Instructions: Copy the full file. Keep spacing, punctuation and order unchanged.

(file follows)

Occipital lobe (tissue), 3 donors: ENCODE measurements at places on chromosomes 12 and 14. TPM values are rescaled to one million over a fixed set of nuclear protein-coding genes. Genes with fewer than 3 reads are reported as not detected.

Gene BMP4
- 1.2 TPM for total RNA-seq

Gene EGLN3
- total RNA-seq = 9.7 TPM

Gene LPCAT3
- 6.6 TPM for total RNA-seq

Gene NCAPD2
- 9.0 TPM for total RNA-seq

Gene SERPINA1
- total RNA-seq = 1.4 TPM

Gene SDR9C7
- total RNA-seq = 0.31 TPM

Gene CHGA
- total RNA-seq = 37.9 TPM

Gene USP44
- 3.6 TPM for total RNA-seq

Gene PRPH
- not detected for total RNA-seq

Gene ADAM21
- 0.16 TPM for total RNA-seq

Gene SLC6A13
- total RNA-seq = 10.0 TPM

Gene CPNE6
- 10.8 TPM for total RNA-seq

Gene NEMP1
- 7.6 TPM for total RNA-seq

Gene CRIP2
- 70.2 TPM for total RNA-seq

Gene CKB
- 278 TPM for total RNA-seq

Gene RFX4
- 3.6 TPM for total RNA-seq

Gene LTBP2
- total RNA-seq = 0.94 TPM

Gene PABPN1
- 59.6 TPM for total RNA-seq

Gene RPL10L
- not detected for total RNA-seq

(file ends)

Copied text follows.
Occipital lobe (tissue), 3 donors: ENCODE measurements at places on chromosomes 12 and 14. TPM values are rescaled to one million over a fixed set of nuclear protein-coding genes. Genes with fewer than 3 reads are reported as not detected.

Gene BMP4
- 1.2 TPM for total RNA-seq

Gene EGLN3
- total RNA-seq = 9.7 TPM

Gene LPCAT3
- 6.6 TPM for total RNA-seq

Gene NCAPD2
- 9.0 TPM for total RNA-seq

Gene SERPINA1
- total RNA-seq = 1.4 TPM

Gene SDR9C7
- total RNA-seq = 0.31 TPM

Gene CHGA
- total RNA-seq = 37.9 TPM

Gene USP44
- 3.6 TPM for total RNA-seq

Gene PRPH
- not detected for total RNA-seq

Gene ADAM21
- 0.16 TPM for total RNA-seq

Gene SLC6A13
- total RNA-seq = 10.0 TPM

Gene CPNE6
- 10.8 TPM for total RNA-seq

Gene NEMP1
- 7.6 TPM for total RNA-seq

Gene CRIP2
- 70.2 TPM for total RNA-seq

Gene CKB
- 278 TPM for total RNA-seq

Gene RFX4
- 3.6 TPM for total RNA-seq

Gene LTBP2
- total RNA-seq = 0.94 TPM

Gene PABPN1
- 59.6 TPM for total RNA-seq

Gene RPL10L
- not detected for total RNA-seq